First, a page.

Bruised: A Good Friday Meditation
Many today feel like we are living in a time of intensifying spiritual warfare, and given the media attention provided to terrorism it is not surprising that talk of the “last days” is surfacing around the Church. Whilst these responses may not be biblically sound the approach of Easter holds some important lessons for us in the realm of spiritual conflict (Acts 2:17; Heb 1:2; 1 John 2:18). This came across in a striking way recently when during a prayer meeting a dear friend reported some very disturbing dreams. The most potent involved a giant serpent that had ingested a decapitated body. Whilst connections to Satan and Islamic State are obvious, the foundational background to these symbols are images of tribulation unto death described in the book of Revelation (12:9ff; 13:10; 20:4). I am generally not very emotionally moved by people’s stories, but the impact of my friend’s nightmares was amplified because they were shared in a church filled with artistic impressions of the Stations of the Cross. In every direction there were confronting images of a battered Jesus that might naturally lead us to recoil. Whilst all Christians would confess that the extreme goodness of God expels the threat of evil we often struggle to understand the form in which this goodness is displayed. This teaching attempts to provide a reflection on the nature of Good Friday.
Break His Head
Scholars speak of a protoevangelium or “first gospel” at the beginning of scripture, where the Lord proclaims to Satan; “I will put enmity between you and the woman, and between your offspring and her offspring; He shall bruise your head, and you shall bruise his heel.” (Gen 3:15).This prophecy tells of the coming of a child of Eve who, whilst personally wounded in a minor way, will crush the head of the devil. The New Testament understands this oracle to have been fulfilled on our behalf by Jesus; e.g. “The reason the Son of God appeared was to destroy the works of the devil.” (1 John 3:8 cf. Heb 2:14-15 etc.). Despite the intimidating power that the thought of decapitation holds over Westerners it is the devil who has been effectively beheaded by the triumphant Christ. When “the accuser of the brothers and sisters” was “cast out of heaven” he was stripped of all authority to condemn us (Col 2:15; Rev 12:10). The heavenly witness to our victory is shameless; “they have conquered him by the blood of the Lamb and by the word of their testimony, for they loved not their lives even unto death.” (Rev 12:11). If this superlative and final victory of the saints is so categorical why does there seem to be so much fear gripping so many believers today? Against all our natural dispositions God’s victory flows from our apparent defeat.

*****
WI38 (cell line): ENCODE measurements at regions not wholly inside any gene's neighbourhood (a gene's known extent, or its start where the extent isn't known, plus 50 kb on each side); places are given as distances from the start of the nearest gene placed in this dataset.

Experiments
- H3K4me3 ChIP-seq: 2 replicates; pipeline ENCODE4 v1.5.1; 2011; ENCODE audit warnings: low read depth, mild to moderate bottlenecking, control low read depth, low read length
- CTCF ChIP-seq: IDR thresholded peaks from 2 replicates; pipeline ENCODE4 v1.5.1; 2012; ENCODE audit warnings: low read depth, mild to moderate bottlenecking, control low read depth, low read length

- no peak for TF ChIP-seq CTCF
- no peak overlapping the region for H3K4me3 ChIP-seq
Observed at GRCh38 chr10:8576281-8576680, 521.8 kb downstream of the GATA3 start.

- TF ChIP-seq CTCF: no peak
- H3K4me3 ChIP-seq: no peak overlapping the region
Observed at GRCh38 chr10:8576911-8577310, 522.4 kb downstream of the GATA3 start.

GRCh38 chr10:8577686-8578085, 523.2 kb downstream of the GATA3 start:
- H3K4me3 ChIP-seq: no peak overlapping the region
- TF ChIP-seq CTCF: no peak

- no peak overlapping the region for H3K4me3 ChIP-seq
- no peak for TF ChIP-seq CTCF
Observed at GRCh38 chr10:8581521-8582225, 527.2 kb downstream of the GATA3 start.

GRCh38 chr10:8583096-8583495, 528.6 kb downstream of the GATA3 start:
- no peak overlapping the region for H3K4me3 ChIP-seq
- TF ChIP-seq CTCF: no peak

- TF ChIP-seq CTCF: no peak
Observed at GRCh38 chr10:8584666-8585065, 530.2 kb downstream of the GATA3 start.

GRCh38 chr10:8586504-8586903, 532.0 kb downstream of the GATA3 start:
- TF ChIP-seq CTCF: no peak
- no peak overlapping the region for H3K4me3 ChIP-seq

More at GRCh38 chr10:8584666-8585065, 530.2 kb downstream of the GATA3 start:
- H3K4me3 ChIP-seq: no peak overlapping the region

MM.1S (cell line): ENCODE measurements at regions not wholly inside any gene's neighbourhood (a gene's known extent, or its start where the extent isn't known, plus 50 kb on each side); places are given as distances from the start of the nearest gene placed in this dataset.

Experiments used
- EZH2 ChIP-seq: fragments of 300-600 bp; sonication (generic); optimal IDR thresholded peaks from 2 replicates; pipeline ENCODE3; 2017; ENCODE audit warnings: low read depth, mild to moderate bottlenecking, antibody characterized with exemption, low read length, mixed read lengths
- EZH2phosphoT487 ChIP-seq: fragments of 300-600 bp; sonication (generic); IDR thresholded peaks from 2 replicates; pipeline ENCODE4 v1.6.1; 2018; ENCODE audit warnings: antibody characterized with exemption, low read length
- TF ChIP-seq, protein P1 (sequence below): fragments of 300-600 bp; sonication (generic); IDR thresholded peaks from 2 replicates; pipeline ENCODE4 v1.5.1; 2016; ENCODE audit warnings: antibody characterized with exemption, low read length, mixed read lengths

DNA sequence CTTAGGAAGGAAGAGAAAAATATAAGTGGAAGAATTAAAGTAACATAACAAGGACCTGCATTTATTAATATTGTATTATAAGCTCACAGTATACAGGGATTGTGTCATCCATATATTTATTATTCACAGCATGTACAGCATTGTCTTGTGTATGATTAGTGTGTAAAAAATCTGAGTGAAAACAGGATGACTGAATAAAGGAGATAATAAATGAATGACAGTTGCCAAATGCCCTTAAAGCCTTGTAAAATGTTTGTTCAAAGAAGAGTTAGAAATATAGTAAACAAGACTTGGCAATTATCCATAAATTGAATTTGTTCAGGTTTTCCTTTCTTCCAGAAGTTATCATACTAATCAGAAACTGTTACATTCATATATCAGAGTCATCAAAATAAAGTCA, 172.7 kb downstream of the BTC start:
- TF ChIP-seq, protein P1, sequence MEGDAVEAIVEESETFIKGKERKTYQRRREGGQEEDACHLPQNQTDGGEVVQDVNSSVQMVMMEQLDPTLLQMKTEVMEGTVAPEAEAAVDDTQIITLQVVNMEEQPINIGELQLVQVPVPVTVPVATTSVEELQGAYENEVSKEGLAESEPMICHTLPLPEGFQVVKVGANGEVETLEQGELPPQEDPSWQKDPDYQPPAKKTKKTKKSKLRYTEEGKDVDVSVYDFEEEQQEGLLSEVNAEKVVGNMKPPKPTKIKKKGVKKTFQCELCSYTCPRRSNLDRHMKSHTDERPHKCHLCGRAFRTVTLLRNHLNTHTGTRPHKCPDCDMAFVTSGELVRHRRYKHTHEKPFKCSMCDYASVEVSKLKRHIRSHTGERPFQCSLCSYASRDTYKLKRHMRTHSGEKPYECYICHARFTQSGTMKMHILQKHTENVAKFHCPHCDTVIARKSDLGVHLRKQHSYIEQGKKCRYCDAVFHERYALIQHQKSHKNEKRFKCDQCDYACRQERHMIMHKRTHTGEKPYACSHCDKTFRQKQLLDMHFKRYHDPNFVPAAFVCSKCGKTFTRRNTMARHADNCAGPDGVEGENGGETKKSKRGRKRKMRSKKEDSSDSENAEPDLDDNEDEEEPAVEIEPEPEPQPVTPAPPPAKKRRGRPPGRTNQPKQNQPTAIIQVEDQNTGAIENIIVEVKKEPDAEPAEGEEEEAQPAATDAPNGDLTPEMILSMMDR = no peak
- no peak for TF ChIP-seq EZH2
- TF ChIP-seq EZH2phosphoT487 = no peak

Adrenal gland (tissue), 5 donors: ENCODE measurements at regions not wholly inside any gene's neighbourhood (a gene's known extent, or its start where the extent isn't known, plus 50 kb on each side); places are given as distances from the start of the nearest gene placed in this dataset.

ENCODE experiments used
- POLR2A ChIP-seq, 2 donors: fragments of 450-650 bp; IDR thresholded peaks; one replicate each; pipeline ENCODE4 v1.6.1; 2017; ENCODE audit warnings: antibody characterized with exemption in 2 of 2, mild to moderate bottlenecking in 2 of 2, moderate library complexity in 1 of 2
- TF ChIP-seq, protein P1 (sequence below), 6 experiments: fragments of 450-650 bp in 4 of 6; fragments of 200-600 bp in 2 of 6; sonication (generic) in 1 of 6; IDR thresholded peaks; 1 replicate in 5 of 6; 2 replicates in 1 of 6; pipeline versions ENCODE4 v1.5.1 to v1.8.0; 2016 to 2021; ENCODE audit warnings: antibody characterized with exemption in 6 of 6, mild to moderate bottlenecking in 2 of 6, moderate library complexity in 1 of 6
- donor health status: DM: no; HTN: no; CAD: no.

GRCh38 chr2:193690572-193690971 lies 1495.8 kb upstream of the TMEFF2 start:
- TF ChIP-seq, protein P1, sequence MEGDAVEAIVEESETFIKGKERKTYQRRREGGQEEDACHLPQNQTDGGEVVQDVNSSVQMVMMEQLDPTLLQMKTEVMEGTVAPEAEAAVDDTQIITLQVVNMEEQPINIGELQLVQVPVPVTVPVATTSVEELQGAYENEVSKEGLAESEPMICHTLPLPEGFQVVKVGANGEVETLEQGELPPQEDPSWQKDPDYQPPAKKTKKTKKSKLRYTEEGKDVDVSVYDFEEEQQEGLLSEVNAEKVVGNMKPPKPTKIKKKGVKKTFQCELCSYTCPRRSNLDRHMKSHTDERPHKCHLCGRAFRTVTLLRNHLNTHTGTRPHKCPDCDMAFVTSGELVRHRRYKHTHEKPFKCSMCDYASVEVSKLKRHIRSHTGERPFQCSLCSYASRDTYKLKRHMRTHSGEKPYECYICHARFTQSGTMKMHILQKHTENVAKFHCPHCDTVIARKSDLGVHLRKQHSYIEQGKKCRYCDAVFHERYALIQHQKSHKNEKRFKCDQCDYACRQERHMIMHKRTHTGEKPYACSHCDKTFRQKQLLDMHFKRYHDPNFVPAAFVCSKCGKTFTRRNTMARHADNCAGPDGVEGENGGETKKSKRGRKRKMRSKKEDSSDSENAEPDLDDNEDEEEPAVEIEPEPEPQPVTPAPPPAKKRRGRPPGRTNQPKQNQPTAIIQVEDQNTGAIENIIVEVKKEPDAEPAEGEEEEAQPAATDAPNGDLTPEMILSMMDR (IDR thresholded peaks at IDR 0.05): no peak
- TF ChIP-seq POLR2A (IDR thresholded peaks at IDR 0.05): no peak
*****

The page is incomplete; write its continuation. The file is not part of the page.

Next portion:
Bruised For Us
As I was surrounded by the Stations of the Cross with their highly confronting pictures of the bruising of the face of Jesus I started to pray for insight, for these gruesome images are faithful to the testimony of scripture; “his appearance was so marred, beyond human likeness, and his form beyond that of the children of mankind….he was wounded for our transgressions, he was bruised for our iniquities” (Isa 52:14; 53:4). The facial pounding which Christ endured at Satan’s hand for us was a sustained attempt to disfigure the image of God. In the eyes of the spectators on the first Good Friday the mangled countenance of Jesus disqualified him from being “the Son of God” (Matt 27:40). For them it was self-evident that God’s favoured Son must be a glorious triumphant figure credentialled by acts of supreme power (Luke 4:1ff). The mind-set of the mocking jeering crowds merely reflected that of the once majestic angelic son of God who fell from grace so long ago (Job 1:6; 2:1). No one who patterns their fallen sonship after the likeness of the Satanic fatherhood can ever understand the goodness of Good Friday (John 8:44; Eph 2:1-3).